It seems only weeks ago that we smug Americans were chuckling over all the news about Rupert Murdoch and the cell-phone hacking some of his reporters in the UK have done. Now, we aren’t laughing so much.
This past weekend the widely respected US public radio show “This American Life” retracted one of its most popular episodes, saying that it contained outright fabrications. The producers blamed their own faulty fact checking - and said the entertainer whose piece they excerpted had lied to them.
Worse, at least for procurement professionals dedicated to sustainability and to ensuring fair labor practices in their supply chains, the piece was on the terrible treatment of workers at one of Apple’s major suppliers in China, Foxconn. It’s not that the supplier hadn’t been violating worker-safety and other standards. It had, as numerous other reports had shown and as Apple conceded as far back as 2006. What was wrong was some of the examples the entertainer used and which the radio show repeated. The scenes the entertainer said he saw, and some of the conversations he said he had with workers, never took place.
There are several lessons from this sorry tale. One is the value of contrition. The producers, battered and bruised, took responsibility immediately when they discovered the truth. That eventually will restore their credibility. Second, there is a big difference between entertainment and real journalism. One exaggerates for effect, the other, hopefully, seeks the truth. US fans of the conservative radio-talk-show host Rush Limbaugh and the liberal comedian and television-host Bill Maher should take note.
Third, worker safety and sustainability resonate with the public. The “This American Life” episode resulted in more downloads than any other program in the show’s history. Procurement is right to press suppliers and their own corporate officers to take every step to make sure they are doing the right thing in terms of sustainability. It’s good business even in a down economy, as PIU’s Maggie Slowic blogged last week. And I think the lesson applies to worker safety too.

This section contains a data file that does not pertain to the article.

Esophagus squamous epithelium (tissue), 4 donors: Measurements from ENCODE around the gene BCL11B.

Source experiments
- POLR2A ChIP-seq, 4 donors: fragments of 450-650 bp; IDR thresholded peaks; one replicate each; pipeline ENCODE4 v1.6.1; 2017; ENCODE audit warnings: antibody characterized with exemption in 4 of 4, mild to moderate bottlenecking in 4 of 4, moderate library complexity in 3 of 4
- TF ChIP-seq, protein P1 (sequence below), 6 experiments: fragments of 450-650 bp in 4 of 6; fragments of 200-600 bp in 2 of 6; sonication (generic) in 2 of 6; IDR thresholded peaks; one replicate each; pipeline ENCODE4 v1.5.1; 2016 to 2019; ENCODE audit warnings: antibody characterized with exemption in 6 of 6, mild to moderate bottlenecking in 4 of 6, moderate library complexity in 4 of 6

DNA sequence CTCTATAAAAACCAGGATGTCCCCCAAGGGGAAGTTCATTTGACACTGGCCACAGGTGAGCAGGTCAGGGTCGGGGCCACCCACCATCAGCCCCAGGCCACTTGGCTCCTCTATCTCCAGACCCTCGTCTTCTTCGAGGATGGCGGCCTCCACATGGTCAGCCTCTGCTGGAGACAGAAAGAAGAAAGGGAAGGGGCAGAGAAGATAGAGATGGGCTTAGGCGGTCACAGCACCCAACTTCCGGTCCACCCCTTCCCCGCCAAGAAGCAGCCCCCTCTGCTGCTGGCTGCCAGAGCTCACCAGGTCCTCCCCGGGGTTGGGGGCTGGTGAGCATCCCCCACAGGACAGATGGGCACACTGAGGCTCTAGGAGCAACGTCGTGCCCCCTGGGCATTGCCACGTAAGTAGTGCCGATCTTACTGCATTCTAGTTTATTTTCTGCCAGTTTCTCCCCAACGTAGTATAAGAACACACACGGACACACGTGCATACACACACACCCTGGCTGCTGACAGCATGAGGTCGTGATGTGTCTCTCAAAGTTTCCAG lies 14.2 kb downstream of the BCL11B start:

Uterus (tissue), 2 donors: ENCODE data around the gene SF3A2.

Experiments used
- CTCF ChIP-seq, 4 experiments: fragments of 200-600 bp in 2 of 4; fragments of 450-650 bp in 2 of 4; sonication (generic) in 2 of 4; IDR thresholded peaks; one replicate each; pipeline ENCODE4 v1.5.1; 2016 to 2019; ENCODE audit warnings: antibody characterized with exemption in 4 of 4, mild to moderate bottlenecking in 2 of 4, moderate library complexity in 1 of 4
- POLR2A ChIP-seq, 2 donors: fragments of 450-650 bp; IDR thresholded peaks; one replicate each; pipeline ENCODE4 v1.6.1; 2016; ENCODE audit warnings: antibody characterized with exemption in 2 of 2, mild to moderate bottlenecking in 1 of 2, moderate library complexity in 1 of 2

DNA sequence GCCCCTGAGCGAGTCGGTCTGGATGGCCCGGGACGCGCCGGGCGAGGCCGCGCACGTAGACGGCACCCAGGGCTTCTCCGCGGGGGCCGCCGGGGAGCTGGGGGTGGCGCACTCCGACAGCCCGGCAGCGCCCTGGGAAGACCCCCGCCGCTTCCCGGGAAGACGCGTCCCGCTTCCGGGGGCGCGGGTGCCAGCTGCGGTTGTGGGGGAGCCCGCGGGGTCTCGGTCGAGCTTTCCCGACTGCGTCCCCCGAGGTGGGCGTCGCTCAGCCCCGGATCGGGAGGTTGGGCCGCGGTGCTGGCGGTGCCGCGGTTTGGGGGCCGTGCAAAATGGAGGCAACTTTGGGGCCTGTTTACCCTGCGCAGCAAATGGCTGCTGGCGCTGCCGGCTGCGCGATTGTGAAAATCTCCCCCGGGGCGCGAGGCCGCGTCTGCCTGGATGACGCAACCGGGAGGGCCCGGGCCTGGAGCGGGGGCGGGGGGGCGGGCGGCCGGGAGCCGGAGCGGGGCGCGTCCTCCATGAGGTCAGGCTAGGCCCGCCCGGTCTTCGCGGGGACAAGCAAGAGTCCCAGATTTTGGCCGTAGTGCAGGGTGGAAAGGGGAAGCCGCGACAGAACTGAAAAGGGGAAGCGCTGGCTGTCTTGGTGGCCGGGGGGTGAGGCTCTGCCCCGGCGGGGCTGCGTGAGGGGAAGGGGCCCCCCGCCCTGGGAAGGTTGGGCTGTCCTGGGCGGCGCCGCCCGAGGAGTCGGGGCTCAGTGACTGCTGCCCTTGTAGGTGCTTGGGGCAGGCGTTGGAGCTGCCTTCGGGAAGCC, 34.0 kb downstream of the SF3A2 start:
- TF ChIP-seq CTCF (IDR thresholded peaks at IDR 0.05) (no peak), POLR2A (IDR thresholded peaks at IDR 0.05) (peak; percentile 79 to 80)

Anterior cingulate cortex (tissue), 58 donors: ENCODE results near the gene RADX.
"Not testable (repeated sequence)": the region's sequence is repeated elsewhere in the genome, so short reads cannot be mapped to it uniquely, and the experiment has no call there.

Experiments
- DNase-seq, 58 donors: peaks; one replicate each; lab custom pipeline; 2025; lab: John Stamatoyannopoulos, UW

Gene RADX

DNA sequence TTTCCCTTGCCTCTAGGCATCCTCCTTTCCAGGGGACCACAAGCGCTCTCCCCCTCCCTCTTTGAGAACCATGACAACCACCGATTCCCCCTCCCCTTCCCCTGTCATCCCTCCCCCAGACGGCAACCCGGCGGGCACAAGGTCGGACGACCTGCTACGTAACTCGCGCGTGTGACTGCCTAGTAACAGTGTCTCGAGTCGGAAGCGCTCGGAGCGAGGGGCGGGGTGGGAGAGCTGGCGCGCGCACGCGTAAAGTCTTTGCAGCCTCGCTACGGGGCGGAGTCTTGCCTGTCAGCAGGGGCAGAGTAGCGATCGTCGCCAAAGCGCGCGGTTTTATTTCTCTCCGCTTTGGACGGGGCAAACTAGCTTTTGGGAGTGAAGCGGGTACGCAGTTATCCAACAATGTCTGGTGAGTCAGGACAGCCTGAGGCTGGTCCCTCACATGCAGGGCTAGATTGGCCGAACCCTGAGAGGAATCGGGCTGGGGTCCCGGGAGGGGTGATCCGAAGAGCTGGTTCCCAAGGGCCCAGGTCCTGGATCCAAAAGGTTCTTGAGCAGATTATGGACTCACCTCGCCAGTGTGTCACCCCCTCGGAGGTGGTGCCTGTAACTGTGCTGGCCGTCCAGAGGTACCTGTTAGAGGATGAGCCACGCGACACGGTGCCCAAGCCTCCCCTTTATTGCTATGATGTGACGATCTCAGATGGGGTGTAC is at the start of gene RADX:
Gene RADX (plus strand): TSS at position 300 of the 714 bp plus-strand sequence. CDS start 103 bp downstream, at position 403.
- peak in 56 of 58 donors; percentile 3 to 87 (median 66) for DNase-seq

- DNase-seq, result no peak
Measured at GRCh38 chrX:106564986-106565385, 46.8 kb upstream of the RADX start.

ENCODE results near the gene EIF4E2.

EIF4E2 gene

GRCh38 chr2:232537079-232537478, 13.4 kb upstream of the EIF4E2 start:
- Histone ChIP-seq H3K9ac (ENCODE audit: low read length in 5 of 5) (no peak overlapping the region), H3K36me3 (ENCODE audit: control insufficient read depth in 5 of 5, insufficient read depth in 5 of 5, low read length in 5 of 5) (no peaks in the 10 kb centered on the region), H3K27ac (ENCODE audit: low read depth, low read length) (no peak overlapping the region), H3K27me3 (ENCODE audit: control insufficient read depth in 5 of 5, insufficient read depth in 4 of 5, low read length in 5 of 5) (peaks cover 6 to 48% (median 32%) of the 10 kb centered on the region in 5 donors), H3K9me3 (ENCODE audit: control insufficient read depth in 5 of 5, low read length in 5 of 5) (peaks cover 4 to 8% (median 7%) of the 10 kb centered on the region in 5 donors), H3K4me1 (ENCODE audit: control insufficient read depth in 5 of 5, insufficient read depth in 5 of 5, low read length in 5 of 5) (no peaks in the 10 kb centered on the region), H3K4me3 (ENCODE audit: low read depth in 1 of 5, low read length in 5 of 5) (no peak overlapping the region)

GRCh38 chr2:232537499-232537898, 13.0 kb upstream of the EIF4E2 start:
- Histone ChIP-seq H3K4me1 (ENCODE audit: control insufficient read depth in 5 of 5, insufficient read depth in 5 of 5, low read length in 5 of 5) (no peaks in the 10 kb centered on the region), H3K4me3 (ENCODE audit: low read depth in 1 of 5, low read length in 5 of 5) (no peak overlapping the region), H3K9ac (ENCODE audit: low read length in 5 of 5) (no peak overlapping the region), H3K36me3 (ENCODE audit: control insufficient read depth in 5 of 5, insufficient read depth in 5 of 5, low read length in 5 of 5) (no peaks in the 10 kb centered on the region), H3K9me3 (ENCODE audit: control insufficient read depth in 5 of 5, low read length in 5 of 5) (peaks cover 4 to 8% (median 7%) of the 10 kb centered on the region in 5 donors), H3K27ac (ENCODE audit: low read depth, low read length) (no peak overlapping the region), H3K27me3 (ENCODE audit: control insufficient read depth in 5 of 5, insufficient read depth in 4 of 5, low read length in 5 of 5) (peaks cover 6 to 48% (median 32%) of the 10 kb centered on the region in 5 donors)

Apple already had warned suppliers of the consequences of not complying with worker-safety rules. CEO Tim Cook says the company will fire violators. It’s a much stronger reaction than, say, that of Coca Cola, which is gambling on the potential of additional business to get suppliers in one area to improve workers’ conditions. Only time will tell if that strategy will work. Personally, I think that Apple’s threat is exactly what’s needed. The next step is to actually follow through and get rid of suppliers who violate standards. As consultant Bill Michels CEO of ADR North America says, firing is the only way to show that companies are serious about these issues.
Plenty of companies have rigorous sustainability programs. P&G’s Supplier Environmental Sustainability Scorecard and Walmart’s Sustainability Index are only two examples (although Walmart has taken hits for its payment and treatment of its US employees). Companies should add worker safety to the lists of things they monitor.
To its credit, Apple isn’t gloating over the retraction of the public radio episode. It is continuing its efforts to audit suppliers and insist on good practices. That’s what the company should do. Every company should do the same.
Paul Teague is US contributing editor of Procurement Leaders. To subscribe to the magazine, click here.